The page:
20131006-102344.jpgDuring our descent, you had to go almost as slow as you did going up, due to footing issues, ice, snow and mud. Erin and I used her patented “McLaren Slide” to get down many of the narrow trails—-a squat down to the ground, with both hands anchored behind your butt, and your right leg extended as a guide. I got a sweet bruise almost immediately after sliding over a rock, but it was better than tumbling face first and ruining my whole septoplasty procedure!

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All in all, the race was incredible. Erin and I finished in a respectable time of 3:33:28. They had to shorten the course about 4 km due to the dangerous weather conditions even higher up the hill. We understand and appreciate why they did this, but now we want to make sure to do another Beast in the future so we can do a full 21 km! But, this Beast was my Trifecta Tribe race and I am happy that I had my trifecta be all Canadian races. My Trifecta Tribe medal is being mailed out to me soon, as they did not order enough for the event, but Tara (new friend from Edmonton!) let me borrow hers for a photo in the beer garden! AROO!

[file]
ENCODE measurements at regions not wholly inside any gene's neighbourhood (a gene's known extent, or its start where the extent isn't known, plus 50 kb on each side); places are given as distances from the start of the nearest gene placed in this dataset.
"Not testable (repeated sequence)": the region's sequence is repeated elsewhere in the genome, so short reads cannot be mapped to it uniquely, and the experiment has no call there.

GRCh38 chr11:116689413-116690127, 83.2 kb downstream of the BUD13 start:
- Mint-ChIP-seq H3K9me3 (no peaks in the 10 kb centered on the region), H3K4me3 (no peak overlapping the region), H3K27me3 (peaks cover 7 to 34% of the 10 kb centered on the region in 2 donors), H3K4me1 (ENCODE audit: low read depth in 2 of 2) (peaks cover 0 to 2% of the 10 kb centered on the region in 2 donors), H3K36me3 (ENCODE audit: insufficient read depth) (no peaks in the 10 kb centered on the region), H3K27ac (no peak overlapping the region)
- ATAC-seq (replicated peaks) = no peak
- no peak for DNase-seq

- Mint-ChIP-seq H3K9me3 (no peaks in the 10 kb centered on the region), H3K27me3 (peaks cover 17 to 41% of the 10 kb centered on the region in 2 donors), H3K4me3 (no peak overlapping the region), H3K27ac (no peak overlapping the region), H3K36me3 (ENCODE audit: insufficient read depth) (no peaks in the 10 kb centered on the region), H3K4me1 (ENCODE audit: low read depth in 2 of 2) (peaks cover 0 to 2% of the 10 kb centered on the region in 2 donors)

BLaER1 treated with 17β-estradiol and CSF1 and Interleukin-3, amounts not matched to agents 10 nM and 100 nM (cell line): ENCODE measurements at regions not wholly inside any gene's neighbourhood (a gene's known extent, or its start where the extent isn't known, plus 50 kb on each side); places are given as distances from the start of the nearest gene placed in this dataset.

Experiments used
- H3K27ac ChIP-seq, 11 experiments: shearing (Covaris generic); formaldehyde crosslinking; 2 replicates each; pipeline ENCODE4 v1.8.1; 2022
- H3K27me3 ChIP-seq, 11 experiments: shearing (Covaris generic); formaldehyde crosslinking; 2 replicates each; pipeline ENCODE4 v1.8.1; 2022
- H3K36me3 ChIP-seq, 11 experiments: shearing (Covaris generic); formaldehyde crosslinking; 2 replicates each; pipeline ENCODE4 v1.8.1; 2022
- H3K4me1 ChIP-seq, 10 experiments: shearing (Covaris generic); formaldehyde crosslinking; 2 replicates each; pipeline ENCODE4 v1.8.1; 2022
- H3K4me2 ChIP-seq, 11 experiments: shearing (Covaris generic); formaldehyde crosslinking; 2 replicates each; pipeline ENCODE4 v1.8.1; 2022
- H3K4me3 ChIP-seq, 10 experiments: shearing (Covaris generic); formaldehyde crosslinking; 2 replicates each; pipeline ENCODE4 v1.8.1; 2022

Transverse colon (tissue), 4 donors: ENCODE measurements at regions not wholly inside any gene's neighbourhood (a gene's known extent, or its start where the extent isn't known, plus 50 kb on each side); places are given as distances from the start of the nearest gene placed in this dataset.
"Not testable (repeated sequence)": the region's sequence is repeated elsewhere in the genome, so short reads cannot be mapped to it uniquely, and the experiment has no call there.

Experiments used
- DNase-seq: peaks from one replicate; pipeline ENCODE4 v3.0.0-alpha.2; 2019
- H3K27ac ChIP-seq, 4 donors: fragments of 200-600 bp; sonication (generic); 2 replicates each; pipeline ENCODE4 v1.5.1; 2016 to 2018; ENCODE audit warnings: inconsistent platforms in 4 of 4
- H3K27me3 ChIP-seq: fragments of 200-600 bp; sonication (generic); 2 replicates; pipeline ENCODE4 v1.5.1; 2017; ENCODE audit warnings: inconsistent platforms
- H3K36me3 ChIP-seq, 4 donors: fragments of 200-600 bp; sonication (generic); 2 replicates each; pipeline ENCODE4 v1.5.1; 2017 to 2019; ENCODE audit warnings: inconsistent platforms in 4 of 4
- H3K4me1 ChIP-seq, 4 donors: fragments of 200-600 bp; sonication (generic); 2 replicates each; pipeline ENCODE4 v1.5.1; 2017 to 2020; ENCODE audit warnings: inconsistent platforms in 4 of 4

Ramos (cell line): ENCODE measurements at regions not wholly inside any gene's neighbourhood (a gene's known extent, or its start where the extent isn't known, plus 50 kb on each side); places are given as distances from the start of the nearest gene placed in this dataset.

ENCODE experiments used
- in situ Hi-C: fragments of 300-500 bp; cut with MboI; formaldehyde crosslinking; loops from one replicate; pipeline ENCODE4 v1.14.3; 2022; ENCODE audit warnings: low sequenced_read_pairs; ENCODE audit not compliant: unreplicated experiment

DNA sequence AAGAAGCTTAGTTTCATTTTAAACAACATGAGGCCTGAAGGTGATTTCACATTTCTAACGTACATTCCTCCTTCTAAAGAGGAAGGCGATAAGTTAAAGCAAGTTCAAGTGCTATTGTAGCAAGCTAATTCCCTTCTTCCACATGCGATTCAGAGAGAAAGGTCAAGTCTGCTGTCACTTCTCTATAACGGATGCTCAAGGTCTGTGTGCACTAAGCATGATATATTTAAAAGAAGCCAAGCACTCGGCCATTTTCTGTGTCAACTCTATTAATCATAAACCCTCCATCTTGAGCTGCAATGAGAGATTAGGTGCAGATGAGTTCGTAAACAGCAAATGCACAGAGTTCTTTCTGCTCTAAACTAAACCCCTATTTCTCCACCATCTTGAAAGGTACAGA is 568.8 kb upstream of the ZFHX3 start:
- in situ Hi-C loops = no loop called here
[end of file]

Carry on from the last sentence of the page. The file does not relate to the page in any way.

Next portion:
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Exciting Things in the Next 50 Days!

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So the school year is officially in full swing, and any teacher would agree with me that the days are crazy busy, and the nights just bring full-on exhaustion. I have been doing well with sticking to my training plans, and also staying busy during the week so I can go away on the weekends and run some ridiculous races!